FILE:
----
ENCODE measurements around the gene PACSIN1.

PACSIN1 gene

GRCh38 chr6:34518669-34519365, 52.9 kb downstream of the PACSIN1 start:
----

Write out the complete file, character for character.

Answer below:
ENCODE measurements around the gene PACSIN1.

PACSIN1 gene

GRCh38 chr6:34518669-34519365, 52.9 kb downstream of the PACSIN1 start: